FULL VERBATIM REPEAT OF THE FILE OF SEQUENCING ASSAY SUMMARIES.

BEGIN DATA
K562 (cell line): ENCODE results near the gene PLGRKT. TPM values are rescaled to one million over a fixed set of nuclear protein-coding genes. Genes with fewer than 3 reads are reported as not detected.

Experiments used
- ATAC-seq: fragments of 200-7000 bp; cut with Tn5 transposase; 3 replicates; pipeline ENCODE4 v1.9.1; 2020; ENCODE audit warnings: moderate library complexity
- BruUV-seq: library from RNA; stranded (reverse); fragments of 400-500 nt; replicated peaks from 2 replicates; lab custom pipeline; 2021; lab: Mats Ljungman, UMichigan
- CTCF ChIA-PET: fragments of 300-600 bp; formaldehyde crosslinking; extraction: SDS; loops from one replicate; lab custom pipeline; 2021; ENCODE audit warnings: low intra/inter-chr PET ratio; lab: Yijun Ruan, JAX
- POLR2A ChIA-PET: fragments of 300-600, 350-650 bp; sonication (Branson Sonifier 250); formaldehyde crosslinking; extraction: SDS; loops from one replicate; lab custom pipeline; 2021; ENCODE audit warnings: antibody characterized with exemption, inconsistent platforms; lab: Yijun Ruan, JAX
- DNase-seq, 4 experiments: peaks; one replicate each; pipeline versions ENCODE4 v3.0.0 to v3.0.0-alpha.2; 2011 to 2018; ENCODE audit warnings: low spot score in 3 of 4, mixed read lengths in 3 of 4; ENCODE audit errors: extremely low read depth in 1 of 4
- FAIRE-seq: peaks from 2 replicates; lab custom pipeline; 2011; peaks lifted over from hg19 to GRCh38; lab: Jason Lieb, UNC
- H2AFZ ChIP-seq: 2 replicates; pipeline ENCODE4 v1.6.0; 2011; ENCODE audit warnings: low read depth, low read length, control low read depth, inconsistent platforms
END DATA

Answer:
K562 (cell line): ENCODE results near the gene PLGRKT. TPM values are rescaled to one million over a fixed set of nuclear protein-coding genes. Genes with fewer than 3 reads are reported as not detected.

Experiments used
- ATAC-seq: fragments of 200-7000 bp; cut with Tn5 transposase; 3 replicates; pipeline ENCODE4 v1.9.1; 2020; ENCODE audit warnings: moderate library complexity
- BruUV-seq: library from RNA; stranded (reverse); fragments of 400-500 nt; replicated peaks from 2 replicates; lab custom pipeline; 2021; lab: Mats Ljungman, UMichigan
- CTCF ChIA-PET: fragments of 300-600 bp; formaldehyde crosslinking; extraction: SDS; loops from one replicate; lab custom pipeline; 2021; ENCODE audit warnings: low intra/inter-chr PET ratio; lab: Yijun Ruan, JAX
- POLR2A ChIA-PET: fragments of 300-600, 350-650 bp; sonication (Branson Sonifier 250); formaldehyde crosslinking; extraction: SDS; loops from one replicate; lab custom pipeline; 2021; ENCODE audit warnings: antibody characterized with exemption, inconsistent platforms; lab: Yijun Ruan, JAX
- DNase-seq, 4 experiments: peaks; one replicate each; pipeline versions ENCODE4 v3.0.0 to v3.0.0-alpha.2; 2011 to 2018; ENCODE audit warnings: low spot score in 3 of 4, mixed read lengths in 3 of 4; ENCODE audit errors: extremely low read depth in 1 of 4
- FAIRE-seq: peaks from 2 replicates; lab custom pipeline; 2011; peaks lifted over from hg19 to GRCh38; lab: Jason Lieb, UNC
- H2AFZ ChIP-seq: 2 replicates; pipeline ENCODE4 v1.6.0; 2011; ENCODE audit warnings: low read depth, low read length, control low read depth, inconsistent platforms